Daisy Gatson Bates Day


This holiday celebrates the life of Daisy Gatson Bates, a civil rights activist and writer known for work with the segregated school system in Little Rock, Arkansas. As a result, Arkansas made a holiday in her honor to coincide with Washington’s Birthday, which is celebrated the third Monday of every February. Most schools and offices in Arkansas close for the holiday.

About Daisy Gatson Bates

Bates was born in either 1913 or 1914 in Huttig, Arkansas, and grew up as a foster child in the public segregated school system. She believed that her foster parents were her biological parents until finding out that her mother was murdered after a sexual assault by three white men, after which her father left. After marrying and settling in Little Rock, Bates and her husband started the newspaper, Arkansas State Press, a publication dedicated to civil rights. She also served as president of the NAACP branch in the Arkansas Conference.

Bates is best known for her work writing about and mentoring the Little Rock Nine, a group of nine black students who enrolled at the previously all-white Little Rock Central High School in 1957. Around this time, Bates and other NAACP leaders were charged with withholding NAACP member information to the public, which was repealed by the Supreme Court. Her involvement in the Little Rock Crisis caused advertising revenue for her newspaper to dry up, closing it in 1959. Bates and her husband then moved to New York City, where she wrote her National Book Award-winning memoir, The Long Shadow of Little Rock.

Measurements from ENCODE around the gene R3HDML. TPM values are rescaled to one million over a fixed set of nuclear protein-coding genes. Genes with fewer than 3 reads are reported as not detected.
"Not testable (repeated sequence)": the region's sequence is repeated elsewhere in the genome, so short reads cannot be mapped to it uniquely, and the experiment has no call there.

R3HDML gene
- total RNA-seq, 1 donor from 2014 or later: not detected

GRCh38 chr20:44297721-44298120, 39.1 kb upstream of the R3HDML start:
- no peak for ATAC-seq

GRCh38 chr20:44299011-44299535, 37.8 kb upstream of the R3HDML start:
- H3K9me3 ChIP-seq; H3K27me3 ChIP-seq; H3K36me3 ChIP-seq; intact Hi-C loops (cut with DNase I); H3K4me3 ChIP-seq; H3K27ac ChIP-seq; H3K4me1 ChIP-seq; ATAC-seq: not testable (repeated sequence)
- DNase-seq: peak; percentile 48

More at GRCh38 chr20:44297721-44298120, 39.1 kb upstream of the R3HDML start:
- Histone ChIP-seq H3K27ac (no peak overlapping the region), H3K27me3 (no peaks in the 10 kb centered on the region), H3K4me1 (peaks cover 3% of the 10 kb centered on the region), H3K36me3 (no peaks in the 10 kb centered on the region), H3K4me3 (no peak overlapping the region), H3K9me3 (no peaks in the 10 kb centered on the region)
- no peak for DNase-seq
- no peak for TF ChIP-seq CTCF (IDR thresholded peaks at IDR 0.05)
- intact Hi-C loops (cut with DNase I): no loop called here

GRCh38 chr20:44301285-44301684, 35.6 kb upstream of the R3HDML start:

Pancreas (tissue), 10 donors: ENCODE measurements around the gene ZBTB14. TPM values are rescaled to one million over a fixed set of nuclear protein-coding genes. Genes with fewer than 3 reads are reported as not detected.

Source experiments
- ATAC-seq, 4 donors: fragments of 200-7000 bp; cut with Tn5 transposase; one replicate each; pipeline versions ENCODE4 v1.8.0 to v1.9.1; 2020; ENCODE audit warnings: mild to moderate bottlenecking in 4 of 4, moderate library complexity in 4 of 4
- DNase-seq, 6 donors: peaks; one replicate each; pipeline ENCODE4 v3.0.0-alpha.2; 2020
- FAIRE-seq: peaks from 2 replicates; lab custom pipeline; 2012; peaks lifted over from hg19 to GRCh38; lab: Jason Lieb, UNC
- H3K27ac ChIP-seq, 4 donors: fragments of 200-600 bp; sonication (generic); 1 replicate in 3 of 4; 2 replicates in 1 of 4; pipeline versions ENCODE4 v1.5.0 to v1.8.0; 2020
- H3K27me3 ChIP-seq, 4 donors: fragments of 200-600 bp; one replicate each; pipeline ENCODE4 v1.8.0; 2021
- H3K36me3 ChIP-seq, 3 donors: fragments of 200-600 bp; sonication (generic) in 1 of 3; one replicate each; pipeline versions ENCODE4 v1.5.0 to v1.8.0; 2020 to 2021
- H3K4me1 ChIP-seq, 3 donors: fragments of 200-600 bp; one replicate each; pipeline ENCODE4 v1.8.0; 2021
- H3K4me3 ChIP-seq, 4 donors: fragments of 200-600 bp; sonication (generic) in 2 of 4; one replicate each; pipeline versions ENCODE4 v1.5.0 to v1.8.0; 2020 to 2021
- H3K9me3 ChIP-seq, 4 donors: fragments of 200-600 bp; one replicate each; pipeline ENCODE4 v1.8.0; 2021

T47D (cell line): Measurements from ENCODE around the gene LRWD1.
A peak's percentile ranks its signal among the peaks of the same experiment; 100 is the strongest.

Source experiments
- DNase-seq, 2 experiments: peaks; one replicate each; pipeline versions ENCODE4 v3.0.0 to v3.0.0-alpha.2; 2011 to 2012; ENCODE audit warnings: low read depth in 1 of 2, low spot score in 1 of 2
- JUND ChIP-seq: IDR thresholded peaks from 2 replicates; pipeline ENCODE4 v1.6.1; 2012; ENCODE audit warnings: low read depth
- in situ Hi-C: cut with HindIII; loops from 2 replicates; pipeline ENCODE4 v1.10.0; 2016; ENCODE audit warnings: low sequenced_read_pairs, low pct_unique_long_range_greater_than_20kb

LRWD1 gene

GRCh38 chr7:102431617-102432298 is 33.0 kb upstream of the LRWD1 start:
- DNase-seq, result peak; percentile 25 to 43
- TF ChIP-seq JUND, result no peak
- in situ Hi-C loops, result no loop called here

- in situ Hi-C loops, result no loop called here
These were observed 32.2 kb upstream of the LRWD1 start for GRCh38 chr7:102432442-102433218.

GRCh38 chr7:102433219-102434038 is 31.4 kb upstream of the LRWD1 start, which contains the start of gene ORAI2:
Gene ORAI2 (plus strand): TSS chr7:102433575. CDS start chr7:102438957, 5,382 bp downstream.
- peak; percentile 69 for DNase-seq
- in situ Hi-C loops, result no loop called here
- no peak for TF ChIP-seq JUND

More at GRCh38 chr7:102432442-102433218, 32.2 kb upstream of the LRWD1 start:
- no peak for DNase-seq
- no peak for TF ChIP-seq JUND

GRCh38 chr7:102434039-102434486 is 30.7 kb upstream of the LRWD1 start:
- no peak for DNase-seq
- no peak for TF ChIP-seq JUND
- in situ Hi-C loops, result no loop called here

Her next move was to Washington D.C., where she worked for the Democratic National Committee and then with President Johnson on anti-poverty initiatives, returning to Little Rock in 1965 after experiencing a stroke.

After recovery, she moved to Mitchellville, Arkansas, where she worked on community improvement programs. When her husband passed away in 1980, she decided to re-open her publishing company, which she sold in 1987 and stayed on as a consultant. She passed away on November 4, 1999 in Little Rock.

Her legacy includes an American Book Award, the Daisy Bates Elementary School, 1957 Woman of the Year, and a street in her name by Little Rock Central High School.

Traditions

Daisy Gatson Bates Day is commemorated in Arkansas through lectures and educational presentations, events honoring her life and work, and readings of her writing.

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